ODDHOPPER OPERA

A BUG’S GARDEN OF VERSES

Cyrus (The Mousery, 2000, etc.) promises bugs and verses, and delivers plenty of both in this ground-level view of a vegetable garden's teeming residents. Depicting every creature from beetles, flies, snails, and spiders to the occasional snake ("Through the tangle, softly gliding, / Comes a long, long tummy sliding . . . ") or bird with delicious realism, he introduces such appealing characters as a confused young frog who wonders where his tail went, Mama Pitter-Patter-Pede with her "half a hundred legs," and a squad of industrious dung beetles: “ 'Papa, O Papa Bug, what will we eat?' / 'It's gummy, it's yummy, it's dung! What a treat.' ” The poems are distinct but untitled, connected both by common characters and by such running jokes as a season-long snail race, and a string of woozy ants that bonk heads to communicate. With no sacrifice of legibility, the page design is inventive too, with poems and pictures ingeniously wrapped together and occasional lines of text snaking along stems or through ground litter. Two-legged fans of Douglas Florian's Insectlopedia (1998) and J. Patrick Lewis's The Little Buggers (1998) will scurry after this verbal and visual tour-de-force. (Poetry. 7-10)

Pub Date: April 1, 2001

ISBN: 0-15-202205-8

Page Count: 32

Publisher: Harcourt

Review Posted Online: May 20, 2010

Kirkus Reviews Issue: March 1, 2001

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DINOSAURS GALORE!

A dozen familiar dinosaurs introduce themselves in verse in this uninspired, if colorful, new animal gallery from the authors of Commotion in the Ocean (2000). Smiling, usually toothily, and sporting an array of diamonds, lightning bolts, spikes and tiger stripes, the garishly colored dinosaurs make an eye-catching show, but their comments seldom measure up to their appearance: “I’m a swimming reptile, / I dive down in the sea. / And when I spot a yummy squid, / I eat it up with glee!” (“Ichthyosaurus”) Next to the likes of Kevin Crotty’s Dinosongs (2000), illustrated by Kurt Vargo, or Jack Prelutsky’s classic Tyrannosaurus Was A Beast (1988), illustrated by Arnold Lobel, there’s not much here to roar about. (Picture book/poetry. 7-9)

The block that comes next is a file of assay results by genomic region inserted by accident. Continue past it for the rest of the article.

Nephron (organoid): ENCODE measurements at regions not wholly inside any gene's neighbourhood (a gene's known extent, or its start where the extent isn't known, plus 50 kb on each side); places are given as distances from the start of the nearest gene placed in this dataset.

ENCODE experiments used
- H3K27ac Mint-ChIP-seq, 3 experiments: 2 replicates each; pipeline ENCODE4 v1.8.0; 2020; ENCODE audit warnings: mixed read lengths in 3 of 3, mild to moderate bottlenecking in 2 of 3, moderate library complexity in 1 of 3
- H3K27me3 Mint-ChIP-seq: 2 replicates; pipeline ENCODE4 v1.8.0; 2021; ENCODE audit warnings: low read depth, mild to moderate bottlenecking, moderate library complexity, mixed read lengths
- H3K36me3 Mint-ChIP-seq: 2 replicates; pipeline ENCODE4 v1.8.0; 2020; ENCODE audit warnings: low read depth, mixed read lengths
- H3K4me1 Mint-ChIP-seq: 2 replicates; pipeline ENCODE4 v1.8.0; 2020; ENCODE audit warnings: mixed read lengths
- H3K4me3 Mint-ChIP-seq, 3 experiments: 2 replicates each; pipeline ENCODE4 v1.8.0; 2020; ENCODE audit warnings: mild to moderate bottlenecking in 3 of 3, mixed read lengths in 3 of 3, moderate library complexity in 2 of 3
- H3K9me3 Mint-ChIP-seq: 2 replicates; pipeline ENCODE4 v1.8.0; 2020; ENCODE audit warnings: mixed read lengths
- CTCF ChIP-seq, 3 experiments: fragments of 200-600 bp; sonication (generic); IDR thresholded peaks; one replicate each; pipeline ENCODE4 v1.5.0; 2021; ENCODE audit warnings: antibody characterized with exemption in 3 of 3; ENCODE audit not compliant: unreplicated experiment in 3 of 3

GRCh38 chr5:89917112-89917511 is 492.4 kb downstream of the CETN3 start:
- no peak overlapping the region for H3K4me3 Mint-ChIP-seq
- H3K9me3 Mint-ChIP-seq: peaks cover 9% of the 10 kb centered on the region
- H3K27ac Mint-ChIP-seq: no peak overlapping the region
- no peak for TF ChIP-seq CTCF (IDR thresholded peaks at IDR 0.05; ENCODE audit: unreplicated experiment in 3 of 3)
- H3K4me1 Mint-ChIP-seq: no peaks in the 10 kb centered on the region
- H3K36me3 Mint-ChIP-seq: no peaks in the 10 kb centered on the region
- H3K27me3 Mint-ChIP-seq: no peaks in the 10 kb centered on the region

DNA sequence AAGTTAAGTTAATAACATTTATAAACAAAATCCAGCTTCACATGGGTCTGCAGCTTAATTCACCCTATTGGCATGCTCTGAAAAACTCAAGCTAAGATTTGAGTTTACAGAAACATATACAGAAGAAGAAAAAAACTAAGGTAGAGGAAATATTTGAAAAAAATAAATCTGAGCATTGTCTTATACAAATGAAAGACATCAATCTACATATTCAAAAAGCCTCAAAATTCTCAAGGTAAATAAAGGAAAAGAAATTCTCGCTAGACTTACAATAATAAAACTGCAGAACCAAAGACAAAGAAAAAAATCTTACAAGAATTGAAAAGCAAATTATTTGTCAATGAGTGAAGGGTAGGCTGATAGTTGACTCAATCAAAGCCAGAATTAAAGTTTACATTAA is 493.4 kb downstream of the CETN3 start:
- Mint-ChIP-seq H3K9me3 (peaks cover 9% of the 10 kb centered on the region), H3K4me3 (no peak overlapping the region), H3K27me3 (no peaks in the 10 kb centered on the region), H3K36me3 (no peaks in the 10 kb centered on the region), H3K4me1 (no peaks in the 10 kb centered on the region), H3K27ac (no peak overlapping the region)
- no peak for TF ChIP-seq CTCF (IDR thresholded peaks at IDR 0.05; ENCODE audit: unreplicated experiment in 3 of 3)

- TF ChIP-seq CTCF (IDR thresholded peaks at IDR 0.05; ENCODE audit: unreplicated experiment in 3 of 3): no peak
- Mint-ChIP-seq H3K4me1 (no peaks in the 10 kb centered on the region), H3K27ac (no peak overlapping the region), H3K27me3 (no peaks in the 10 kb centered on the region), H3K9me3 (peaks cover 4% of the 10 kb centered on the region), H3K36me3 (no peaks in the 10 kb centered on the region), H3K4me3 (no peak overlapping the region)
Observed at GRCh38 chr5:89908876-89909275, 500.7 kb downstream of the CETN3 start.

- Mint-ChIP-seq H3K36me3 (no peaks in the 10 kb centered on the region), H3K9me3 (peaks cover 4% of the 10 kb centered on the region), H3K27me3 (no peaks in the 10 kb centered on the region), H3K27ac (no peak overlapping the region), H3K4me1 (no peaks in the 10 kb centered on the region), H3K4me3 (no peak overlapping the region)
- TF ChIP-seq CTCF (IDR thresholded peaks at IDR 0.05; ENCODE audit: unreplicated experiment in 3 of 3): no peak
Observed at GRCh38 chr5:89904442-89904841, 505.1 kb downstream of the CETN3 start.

Pub Date: March 1, 2005

ISBN: 1-58925-044-3

Page Count: 32

Publisher: Tiger Tales

Review Posted Online: May 20, 2010

Kirkus Reviews Issue: March 1, 2005

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Here’s hoping this will inspire many children to joyfully engage in writing.

WRITE! WRITE! WRITE!

Both technique and imaginative impulse can be found in this useful selection of poems about the literary art.

Starting with the essentials of the English language, the letters of “Our Alphabet,” the collection moves through 21 other poems of different types, meters, and rhyme schemes. This anthology has clear classroom applications, but it will also be enjoyed by individual readers who can pore carefully over playful illustrations filled with diverse children, butterflies, flowers, books, and pieces of writing. Tackling various parts of the writing process, from “How To Begin” through “Revision Is” to “Final Edit,” the poems also touch on some reasons for writing, like “Thank You Notes” and “Writing About Reading.” Some of the poems are funny, as in the quirky, four-line “If I Were an Octopus”: “I’d grab eight pencils. / All identical. / I’d fill eight notebooks. / One per tentacle.” An amusing undersea scene dominated by a smiling, orangy octopus fills this double-page spread. Some of the poems are more focused (and less lyrical) than others, such as “Final Edit” with its ending stanzas: “I check once more to guarantee / all is flawless as can be. / Careless errors will discredit / my hard work. / That’s why I edit. / But I don’t like it. / There I said it.” At least the poet tries for a little humor in those final lines.

Here’s hoping this will inspire many children to joyfully engage in writing. (Picture book/poetry. 7-10)

Pub Date: March 17, 2020

ISBN: 978-1-68437-362-8

Page Count: 32

Publisher: Wordsong/Boyds Mills

Review Posted Online: Dec. 18, 2019

Kirkus Reviews Issue: March 1, 2020

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